On the petrol side of things, there was the mighty 3.2 V6 with 260bhp. Rev this engine with giddy enthusiasm and every man within a two mile radius will suddenly become erect. It’s a scientific fact, given that it’s one of the most beautiful-sounding engines to ever be built. But alas, you’ll never know, as you can’t afford one.

The Brera is only just bobbing in and out of the Not £2 Grand waters, and when it does dip to our grasp, it does so with the 2.2 four-cylinder naturally-aspirated engine. But don’t be glum, it’s still a good engine. It packs 180bhp through the front wheels, it can shuffle the Brera to 60mph in 8.5 seconds, and it’s relatively cheap to run, too. Plus, it’ll be mated to a six-speed manual. Though be warned, the gearboxes fitted the Brera aren’t great, with many drivers complaining that they’re a bit too notchy.

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Sadly the notchy ‘box wasn’t the only complaint facing the Brera. The steering, while direct, was completely lacking in feel thanks to being a little over-assisted. Then there was the way the Brera handled. it was planted enough, and as such, it was easy to gel with. However, the suspension was far too soft and as such, the car liked to roll through the corners.

But here’s the thing. If you buy a Brera under the desire to own a sports car, you’re going to be let down. Buy it as a comfortable, stylish and cosseting GT car and you’ll be laughing, because that’s what the Brera is through and through. This isn’t a car to get from A to B in the fastest time possible. It’s for getting there in comfort and style.

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And get there in comfort you will. The 2=2 cabin of the Brera was and still is wonderfully appointed. Okay, so the plastics aren’t the best, but the leather trim is gorgeous, there is plenty of kit to keep you happy, visibility forwards is good (though it’s crap out the back thanks to those Brobdingnagian C-pillars). The dash is refreshing in that it’s all angled – centre console and all – toward the driver. You get the impression the Brera wants you to be integral to the drive, to be part of the car, and that’s pleasing.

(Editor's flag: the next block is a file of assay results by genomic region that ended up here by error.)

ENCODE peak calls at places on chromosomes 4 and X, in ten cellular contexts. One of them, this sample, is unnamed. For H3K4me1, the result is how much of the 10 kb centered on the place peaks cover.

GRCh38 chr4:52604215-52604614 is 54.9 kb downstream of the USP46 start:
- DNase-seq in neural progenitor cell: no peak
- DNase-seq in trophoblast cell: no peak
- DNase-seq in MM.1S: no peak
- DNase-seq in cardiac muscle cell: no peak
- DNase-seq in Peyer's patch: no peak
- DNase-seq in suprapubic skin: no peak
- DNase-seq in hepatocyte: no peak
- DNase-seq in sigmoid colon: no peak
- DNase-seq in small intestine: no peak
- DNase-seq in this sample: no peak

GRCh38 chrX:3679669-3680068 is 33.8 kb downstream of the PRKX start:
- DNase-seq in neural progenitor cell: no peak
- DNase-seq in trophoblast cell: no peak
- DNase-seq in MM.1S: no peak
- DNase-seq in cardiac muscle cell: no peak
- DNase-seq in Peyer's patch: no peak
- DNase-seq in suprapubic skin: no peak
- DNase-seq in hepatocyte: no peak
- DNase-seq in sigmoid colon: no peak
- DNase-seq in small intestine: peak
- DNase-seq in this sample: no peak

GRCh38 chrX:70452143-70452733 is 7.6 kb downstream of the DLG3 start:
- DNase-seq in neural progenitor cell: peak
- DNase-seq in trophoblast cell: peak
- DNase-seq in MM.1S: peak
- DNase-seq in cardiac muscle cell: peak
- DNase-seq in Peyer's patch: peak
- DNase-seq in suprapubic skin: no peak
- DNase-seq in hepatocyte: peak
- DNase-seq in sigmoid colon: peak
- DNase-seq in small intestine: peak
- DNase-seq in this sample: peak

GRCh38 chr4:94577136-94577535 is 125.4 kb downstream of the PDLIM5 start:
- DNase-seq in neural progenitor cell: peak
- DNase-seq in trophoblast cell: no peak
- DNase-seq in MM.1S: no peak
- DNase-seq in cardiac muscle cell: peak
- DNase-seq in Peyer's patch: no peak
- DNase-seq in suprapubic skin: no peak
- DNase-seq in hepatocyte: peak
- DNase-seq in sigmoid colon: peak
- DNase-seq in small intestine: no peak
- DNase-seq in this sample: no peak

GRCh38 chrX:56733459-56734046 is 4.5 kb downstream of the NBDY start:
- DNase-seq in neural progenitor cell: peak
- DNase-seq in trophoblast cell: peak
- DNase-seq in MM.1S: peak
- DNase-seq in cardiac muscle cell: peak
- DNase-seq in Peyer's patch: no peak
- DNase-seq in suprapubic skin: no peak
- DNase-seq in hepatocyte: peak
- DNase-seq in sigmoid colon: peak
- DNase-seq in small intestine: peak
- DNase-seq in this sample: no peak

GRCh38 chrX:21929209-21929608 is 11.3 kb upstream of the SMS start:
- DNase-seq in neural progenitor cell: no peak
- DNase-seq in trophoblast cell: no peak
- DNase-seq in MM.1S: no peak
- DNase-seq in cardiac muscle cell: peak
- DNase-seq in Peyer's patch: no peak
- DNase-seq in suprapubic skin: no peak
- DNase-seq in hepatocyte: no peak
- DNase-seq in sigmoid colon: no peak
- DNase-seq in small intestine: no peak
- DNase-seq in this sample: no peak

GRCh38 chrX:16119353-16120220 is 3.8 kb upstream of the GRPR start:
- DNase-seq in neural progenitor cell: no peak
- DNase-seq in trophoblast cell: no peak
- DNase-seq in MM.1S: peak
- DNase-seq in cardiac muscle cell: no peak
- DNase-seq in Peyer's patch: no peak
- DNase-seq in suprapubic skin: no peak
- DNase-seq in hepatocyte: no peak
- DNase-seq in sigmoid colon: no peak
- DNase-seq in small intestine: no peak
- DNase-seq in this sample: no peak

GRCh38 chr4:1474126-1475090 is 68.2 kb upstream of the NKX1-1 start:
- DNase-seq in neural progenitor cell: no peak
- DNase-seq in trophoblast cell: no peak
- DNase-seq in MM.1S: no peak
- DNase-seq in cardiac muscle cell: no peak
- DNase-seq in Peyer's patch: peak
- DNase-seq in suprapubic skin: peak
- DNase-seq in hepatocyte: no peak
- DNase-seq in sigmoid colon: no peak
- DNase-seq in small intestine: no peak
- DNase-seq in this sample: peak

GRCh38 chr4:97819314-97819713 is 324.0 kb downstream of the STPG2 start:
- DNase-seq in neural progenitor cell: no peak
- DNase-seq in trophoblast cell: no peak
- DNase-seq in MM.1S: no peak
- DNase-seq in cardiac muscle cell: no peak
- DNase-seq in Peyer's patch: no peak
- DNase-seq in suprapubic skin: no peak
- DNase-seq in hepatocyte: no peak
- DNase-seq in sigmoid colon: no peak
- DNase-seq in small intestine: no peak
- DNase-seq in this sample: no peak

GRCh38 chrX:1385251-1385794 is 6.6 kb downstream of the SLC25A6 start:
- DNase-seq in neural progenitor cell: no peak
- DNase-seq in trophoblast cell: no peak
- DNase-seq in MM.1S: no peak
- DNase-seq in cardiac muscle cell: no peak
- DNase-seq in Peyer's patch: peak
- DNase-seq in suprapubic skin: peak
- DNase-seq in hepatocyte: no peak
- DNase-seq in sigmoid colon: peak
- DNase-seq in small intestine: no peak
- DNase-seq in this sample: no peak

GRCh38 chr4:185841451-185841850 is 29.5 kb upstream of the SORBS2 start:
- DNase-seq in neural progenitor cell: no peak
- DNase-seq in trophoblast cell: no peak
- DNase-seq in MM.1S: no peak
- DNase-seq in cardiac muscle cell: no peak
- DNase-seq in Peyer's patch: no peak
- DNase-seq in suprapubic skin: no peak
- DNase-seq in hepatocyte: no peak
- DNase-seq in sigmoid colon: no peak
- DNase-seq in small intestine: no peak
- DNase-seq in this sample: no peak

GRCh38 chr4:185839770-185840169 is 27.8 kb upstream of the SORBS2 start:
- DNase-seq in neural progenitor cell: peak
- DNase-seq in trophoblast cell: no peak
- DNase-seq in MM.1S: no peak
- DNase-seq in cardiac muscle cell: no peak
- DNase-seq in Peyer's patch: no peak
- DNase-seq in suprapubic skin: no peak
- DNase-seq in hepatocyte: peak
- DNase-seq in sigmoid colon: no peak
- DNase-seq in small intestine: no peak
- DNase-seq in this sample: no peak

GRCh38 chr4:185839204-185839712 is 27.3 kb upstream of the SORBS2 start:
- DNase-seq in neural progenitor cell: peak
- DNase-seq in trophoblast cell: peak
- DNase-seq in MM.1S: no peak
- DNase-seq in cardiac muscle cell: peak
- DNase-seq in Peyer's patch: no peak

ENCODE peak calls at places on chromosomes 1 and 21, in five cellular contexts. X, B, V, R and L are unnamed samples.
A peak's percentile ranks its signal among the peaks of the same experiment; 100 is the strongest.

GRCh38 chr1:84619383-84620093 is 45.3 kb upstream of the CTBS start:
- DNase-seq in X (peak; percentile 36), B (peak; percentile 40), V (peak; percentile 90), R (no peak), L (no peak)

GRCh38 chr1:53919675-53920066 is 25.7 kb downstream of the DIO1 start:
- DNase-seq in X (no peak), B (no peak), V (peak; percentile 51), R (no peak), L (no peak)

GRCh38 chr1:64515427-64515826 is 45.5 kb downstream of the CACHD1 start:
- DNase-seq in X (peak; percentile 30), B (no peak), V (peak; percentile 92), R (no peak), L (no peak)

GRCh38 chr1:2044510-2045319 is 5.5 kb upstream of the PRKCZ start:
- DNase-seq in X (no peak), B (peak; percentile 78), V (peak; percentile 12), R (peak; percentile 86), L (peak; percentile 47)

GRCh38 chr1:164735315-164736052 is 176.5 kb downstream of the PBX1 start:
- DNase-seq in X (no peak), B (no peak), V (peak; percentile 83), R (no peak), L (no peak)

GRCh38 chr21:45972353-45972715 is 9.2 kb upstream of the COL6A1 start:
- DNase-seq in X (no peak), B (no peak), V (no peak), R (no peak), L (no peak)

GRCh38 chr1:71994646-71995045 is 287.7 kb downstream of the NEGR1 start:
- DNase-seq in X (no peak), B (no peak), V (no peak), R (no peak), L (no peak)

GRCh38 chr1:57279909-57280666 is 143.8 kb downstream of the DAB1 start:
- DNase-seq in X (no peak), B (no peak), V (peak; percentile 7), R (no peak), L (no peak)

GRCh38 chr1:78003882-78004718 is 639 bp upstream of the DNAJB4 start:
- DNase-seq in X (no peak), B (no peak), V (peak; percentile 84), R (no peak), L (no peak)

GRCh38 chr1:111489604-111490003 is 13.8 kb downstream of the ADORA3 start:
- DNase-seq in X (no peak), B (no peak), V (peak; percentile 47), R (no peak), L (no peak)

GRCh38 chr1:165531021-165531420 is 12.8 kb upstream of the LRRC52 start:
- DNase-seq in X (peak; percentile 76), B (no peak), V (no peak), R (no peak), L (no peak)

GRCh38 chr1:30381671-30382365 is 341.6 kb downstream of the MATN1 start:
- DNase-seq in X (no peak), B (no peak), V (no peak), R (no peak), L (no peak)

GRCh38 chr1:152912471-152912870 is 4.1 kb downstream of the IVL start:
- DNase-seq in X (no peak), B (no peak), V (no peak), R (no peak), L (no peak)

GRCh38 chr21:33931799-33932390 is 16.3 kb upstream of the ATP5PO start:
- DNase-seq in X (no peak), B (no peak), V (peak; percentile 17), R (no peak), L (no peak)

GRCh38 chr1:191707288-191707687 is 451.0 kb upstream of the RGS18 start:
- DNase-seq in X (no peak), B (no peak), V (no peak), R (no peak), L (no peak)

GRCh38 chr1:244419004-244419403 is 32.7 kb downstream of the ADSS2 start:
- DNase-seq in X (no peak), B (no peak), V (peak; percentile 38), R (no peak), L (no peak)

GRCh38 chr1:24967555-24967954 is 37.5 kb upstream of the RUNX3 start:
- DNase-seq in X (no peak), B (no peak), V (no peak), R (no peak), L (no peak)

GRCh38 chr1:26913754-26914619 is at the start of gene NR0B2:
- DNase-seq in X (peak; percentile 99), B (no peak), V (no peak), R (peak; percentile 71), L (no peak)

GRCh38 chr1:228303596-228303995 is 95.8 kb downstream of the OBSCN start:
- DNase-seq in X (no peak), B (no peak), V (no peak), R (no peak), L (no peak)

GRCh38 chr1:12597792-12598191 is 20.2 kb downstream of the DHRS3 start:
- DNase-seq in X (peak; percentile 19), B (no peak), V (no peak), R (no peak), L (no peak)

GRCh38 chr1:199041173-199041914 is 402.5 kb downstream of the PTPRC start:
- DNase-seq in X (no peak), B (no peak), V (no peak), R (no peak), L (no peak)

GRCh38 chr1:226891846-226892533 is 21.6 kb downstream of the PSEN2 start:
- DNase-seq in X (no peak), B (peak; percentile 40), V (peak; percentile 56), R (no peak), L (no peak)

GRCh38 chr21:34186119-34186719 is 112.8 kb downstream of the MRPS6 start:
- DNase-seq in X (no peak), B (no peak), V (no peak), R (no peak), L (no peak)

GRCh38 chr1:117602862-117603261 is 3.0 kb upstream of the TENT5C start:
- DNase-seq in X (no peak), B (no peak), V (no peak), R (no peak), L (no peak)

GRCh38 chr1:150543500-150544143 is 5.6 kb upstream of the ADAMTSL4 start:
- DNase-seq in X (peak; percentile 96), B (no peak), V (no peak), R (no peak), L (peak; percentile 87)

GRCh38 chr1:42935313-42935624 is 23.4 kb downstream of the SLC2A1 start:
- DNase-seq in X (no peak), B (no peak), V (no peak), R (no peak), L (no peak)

Rear seat passengers aren’t going to like you if they’re over four-foot tall, but if you’re buying this to lug people around, you should probably consider a 159 instead. The rear seats of a Brera are for small people or emergency lifts. As for the boot, that’s ample and usable, though the high floor and even higher entry point mean you won’t be lugging a washing machine in there. Thankfully.

Ont he whole, the Brera is a car you should consider if you’re looking for something fun, something standout and something with seemingly endless amounts of style. It has aged fantastically well, and surprisingly for an Alfa, there are no major mechanical issues to be aware of. Just buy one with decent history, and with mileage that doesn’t rival the Space Shuttle and you should be golden.